August 11, 2019



All of today’s readings speak about people on the move in search of a new homeland. The reading from Wisdom reminds us of the night of Passover when the people of Israel, trusting in God’s promises, journeyed from slavery to freedom in a new homeland God had promised.


In the reading from Hebrews, we hear how Abraham placed his faith and trust in God’s promises and journeyed to a land promised him and his descendants. “He went out, not knowing where he was to go.” He simply and faithfully trusted in God’s guidance. As the reading states, “Faith is the realization of what is hoped for and evidence of things not seen.”


The Gospel reading presents us with a parable in which Jesus reminds his followers to trust in the Father’s promises: “Do not be afraid any longer, little flock, for your Father is pleased to give you the kingdom.” Followers are to be patient as they await the return of their master, who will bring them into their new homeland. Jesus touches on the yearning for this eternal homeland that lies in the human heart. However, Jesus adds that we must be attentive and prepared for the arrival of this homeland. We must do our part and act as faithful stewards of our talents and obligations. “Much will be required of the person entrusted with much, and still more will be demanded of the person entrusted with more.”


We do not journey alone. Our journey is united with others also responding to God’s call to prepare for the coming of God’s kingdom. Ours is the task to support them through lives of service and solidarity.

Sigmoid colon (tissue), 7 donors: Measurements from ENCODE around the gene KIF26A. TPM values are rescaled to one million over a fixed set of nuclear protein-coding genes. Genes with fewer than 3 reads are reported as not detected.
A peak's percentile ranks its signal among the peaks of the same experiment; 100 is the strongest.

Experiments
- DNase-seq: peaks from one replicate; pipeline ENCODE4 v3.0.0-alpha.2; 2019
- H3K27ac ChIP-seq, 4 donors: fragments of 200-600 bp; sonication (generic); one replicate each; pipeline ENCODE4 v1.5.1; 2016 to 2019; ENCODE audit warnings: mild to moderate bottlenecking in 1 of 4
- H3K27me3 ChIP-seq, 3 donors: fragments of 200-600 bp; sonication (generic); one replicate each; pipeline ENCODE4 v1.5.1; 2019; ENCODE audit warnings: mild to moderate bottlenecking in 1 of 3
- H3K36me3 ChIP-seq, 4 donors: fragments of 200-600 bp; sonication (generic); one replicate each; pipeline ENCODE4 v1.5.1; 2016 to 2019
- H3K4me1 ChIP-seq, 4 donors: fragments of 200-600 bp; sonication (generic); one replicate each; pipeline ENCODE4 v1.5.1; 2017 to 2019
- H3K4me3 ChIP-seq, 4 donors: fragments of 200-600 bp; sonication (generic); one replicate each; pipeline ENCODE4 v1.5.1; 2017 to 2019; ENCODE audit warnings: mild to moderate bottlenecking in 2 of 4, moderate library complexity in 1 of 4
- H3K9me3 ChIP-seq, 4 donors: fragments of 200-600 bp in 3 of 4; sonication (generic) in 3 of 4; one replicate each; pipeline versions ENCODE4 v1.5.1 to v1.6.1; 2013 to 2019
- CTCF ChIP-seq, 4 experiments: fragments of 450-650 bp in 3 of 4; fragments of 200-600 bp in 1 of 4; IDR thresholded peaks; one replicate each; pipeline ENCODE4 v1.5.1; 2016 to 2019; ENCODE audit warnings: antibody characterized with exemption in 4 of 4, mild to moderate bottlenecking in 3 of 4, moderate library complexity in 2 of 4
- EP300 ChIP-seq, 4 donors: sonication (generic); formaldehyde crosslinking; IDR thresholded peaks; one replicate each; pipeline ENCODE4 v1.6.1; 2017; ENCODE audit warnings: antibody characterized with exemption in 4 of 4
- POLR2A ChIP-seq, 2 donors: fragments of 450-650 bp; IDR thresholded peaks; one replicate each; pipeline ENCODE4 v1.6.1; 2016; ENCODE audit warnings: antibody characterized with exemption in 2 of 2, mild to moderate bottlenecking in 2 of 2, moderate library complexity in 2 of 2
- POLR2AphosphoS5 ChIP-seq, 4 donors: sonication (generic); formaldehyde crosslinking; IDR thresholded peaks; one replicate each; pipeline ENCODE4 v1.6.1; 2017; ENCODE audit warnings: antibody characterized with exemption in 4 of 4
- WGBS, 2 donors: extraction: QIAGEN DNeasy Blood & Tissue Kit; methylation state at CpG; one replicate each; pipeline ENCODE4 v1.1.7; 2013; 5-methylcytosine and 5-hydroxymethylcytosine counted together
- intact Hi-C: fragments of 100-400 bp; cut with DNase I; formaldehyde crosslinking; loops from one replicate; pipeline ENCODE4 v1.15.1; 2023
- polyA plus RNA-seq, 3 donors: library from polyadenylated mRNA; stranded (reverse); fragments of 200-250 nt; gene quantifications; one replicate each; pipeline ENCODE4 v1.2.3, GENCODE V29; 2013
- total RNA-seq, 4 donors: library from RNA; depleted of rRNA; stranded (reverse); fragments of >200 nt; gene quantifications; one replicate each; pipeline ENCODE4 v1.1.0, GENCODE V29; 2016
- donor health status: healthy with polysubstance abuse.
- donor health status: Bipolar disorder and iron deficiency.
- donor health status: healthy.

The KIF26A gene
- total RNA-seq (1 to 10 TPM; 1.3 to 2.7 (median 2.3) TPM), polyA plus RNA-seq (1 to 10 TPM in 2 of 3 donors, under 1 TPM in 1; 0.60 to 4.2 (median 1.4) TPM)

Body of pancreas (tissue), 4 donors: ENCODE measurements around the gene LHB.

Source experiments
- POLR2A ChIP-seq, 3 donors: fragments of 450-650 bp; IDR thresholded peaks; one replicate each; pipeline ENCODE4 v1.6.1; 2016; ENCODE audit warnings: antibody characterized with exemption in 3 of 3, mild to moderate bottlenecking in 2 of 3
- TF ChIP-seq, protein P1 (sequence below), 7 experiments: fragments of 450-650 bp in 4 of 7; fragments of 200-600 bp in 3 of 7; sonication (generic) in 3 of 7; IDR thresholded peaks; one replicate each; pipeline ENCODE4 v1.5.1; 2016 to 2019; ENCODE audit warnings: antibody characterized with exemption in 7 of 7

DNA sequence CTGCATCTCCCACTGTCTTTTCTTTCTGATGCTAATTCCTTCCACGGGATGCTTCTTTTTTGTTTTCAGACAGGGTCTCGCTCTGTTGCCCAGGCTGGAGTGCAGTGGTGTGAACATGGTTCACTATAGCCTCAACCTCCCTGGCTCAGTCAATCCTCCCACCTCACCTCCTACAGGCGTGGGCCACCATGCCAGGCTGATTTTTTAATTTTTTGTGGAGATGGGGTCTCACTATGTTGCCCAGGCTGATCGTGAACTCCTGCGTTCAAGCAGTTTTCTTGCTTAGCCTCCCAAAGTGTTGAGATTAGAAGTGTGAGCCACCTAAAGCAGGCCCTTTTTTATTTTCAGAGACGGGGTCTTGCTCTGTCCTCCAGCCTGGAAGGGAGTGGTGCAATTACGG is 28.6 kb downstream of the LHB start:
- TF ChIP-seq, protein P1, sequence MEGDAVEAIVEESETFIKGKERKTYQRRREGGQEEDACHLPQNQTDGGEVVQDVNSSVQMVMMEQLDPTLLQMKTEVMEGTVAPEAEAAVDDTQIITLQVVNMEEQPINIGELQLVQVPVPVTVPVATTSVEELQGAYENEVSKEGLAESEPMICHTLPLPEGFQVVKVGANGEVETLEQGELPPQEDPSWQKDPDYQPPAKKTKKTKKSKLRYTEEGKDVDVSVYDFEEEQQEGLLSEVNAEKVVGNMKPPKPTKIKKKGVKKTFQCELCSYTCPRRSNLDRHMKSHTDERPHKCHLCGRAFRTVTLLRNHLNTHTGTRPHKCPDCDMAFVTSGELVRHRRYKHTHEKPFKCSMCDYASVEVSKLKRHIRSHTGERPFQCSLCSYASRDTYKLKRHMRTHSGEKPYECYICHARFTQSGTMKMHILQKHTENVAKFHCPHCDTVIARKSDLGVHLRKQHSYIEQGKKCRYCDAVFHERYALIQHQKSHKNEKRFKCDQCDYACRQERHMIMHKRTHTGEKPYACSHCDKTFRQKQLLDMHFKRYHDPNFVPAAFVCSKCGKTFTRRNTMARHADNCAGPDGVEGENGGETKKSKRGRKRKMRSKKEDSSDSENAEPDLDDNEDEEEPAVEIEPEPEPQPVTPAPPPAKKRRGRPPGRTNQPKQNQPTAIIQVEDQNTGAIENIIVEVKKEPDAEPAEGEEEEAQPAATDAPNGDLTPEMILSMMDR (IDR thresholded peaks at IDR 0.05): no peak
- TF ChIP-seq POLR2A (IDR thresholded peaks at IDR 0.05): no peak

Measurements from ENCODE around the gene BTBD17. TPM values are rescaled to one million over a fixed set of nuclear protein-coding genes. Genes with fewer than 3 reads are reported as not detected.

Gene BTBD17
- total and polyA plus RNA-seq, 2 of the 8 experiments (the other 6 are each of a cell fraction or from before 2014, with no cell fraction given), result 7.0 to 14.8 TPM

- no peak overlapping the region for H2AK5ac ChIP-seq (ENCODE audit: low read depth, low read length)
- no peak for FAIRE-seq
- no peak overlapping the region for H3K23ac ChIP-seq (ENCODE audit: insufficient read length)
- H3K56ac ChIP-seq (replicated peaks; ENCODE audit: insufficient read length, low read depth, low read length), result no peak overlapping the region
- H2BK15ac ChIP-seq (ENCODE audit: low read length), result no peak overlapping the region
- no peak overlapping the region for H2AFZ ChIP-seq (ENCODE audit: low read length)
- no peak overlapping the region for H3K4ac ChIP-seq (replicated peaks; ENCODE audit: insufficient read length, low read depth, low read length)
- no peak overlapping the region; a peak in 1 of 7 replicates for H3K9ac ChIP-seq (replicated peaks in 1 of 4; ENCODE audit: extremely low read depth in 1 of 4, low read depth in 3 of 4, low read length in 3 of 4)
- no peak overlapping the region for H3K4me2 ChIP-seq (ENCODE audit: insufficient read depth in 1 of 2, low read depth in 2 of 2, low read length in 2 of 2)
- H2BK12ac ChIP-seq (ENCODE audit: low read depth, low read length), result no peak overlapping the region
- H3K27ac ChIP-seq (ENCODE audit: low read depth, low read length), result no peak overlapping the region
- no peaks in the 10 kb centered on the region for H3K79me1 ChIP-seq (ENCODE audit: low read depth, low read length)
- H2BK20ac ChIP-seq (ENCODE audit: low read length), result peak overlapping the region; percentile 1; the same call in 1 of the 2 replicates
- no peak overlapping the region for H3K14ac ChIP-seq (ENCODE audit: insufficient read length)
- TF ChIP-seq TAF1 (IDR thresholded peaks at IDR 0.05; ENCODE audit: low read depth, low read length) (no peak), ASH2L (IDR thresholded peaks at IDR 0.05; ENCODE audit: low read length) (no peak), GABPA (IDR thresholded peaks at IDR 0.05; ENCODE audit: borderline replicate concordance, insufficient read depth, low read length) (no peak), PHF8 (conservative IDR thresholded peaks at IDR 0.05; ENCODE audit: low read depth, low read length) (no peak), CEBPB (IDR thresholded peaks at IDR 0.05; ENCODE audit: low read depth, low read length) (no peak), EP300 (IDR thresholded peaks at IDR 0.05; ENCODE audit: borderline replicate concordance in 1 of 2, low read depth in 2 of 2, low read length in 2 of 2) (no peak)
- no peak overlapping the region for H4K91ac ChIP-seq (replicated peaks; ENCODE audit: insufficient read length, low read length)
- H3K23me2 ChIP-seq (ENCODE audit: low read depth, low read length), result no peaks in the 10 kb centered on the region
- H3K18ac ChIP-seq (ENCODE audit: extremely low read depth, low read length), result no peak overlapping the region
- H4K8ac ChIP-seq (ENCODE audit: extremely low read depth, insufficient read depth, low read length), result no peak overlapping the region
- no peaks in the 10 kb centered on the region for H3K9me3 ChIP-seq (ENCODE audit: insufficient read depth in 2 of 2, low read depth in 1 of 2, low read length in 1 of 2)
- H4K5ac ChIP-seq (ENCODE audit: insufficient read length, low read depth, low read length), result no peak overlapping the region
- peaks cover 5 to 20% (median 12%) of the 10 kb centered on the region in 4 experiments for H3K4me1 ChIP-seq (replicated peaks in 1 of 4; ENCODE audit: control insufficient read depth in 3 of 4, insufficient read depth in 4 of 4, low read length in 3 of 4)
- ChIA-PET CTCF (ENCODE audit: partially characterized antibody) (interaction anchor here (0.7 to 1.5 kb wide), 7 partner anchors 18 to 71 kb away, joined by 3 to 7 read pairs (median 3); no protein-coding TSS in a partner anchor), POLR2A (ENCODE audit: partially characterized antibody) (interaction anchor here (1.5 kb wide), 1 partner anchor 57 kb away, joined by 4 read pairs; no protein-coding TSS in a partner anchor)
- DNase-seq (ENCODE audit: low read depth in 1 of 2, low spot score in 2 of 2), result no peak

Abraham may not have known where he was going, but he was steadfast in his faith. Quoting from St. Thomas Aquinas, the Catechism of the Catholic Church explains that such surety comes from the understanding that the foundation for faith is the Word of God. The Catechism states, “Faith is certain because it is founded on the very word of God who cannot lie. ‘The certainty that the divine light gives is greater than that which the light of natural reason gives’” (#157).


Abraham trusted in God’s faithfulness. Such trust is essential in a life of faith and a life of prayer. The Catechism of the Catholic Church explains, “When God calls him, Abraham goes forth ‘as the Lord had told him.’ Such attentiveness of the heart, whose decisions are made according to God’s will, is essential to prayer. One aspect of the drama of prayer appears from the beginning: the test of faith in the fidelity of God” (#2570).


The faith that Abraham possessed was such that he not only journeyed into the unknown but trusted that a nation would be birthed from an old man and a woman who had been barren. The Catechism states, “Nothing is more apt to confirm our faith and hope than holding it fixed in our minds that nothing is impossible with God” (#274).


For Your Reflection: In what ways does your soul wait for the Lord? What have you done by faith? What do you value most in life? Do you realize that the place where you put your time and money is your treasure?



Monday, August 12, 2019


Clare of Assisi was born on July 16, 1194, and died on August 11, 1253. She founded the Order of Poor Ladies, a monastic religious Order for women in the Franciscan tradition and wrote their Rule of Life—the first monastic Rule known to have been written by a woman. Following her death, the Order she founded was renamed in her honor as the Order of St. Clare, commonly referred to today as the Poor Clares.